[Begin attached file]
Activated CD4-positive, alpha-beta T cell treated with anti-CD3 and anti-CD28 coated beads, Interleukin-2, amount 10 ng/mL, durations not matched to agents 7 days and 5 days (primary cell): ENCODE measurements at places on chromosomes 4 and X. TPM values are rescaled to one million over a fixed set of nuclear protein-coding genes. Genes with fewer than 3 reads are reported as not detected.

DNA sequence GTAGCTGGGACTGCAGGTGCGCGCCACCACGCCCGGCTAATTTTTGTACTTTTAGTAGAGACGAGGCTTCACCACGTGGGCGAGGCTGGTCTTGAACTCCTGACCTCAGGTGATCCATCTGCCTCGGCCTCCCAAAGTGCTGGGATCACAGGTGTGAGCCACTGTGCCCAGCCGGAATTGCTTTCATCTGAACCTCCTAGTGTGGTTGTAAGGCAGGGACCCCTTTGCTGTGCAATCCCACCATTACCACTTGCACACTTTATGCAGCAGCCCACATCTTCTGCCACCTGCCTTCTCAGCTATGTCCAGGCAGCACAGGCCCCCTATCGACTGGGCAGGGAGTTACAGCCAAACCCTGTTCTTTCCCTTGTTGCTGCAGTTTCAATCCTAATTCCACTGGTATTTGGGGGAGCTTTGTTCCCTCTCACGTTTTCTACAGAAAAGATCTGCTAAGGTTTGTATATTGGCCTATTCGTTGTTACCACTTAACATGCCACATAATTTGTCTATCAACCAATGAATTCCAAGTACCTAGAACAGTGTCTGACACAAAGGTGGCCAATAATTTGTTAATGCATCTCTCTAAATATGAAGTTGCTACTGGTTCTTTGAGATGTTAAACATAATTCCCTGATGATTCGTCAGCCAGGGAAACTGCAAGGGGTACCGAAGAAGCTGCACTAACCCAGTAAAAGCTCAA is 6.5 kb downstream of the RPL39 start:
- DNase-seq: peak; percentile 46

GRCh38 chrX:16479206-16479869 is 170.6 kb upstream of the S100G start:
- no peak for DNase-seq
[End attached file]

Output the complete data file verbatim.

Activated CD4-positive, alpha-beta T cell treated with anti-CD3 and anti-CD28 coated beads, Interleukin-2, amount 10 ng/mL, durations not matched to agents 7 days and 5 days (primary cell): ENCODE measurements at places on chromosomes 4 and X. TPM values are rescaled to one million over a fixed set of nuclear protein-coding genes. Genes with fewer than 3 reads are reported as not detected.

DNA sequence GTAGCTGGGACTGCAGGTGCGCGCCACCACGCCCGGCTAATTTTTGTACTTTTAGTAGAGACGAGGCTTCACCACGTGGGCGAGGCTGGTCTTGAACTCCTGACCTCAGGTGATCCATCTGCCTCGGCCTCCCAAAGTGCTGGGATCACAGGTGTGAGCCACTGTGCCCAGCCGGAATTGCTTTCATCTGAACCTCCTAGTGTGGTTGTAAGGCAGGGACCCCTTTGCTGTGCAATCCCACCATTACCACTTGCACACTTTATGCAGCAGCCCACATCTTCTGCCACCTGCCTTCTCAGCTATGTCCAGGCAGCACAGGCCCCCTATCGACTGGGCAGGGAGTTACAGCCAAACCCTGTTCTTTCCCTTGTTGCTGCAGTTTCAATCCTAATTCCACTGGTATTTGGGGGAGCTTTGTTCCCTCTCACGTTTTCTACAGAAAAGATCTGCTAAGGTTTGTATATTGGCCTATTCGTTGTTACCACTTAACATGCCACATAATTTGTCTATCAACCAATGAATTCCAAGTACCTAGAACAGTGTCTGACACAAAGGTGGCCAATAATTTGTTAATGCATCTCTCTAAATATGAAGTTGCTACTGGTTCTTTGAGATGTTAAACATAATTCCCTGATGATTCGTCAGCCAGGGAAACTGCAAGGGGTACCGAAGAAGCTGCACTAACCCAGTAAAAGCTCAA is 6.5 kb downstream of the RPL39 start:
- DNase-seq: peak; percentile 46

GRCh38 chrX:16479206-16479869 is 170.6 kb upstream of the S100G start:
- no peak for DNase-seq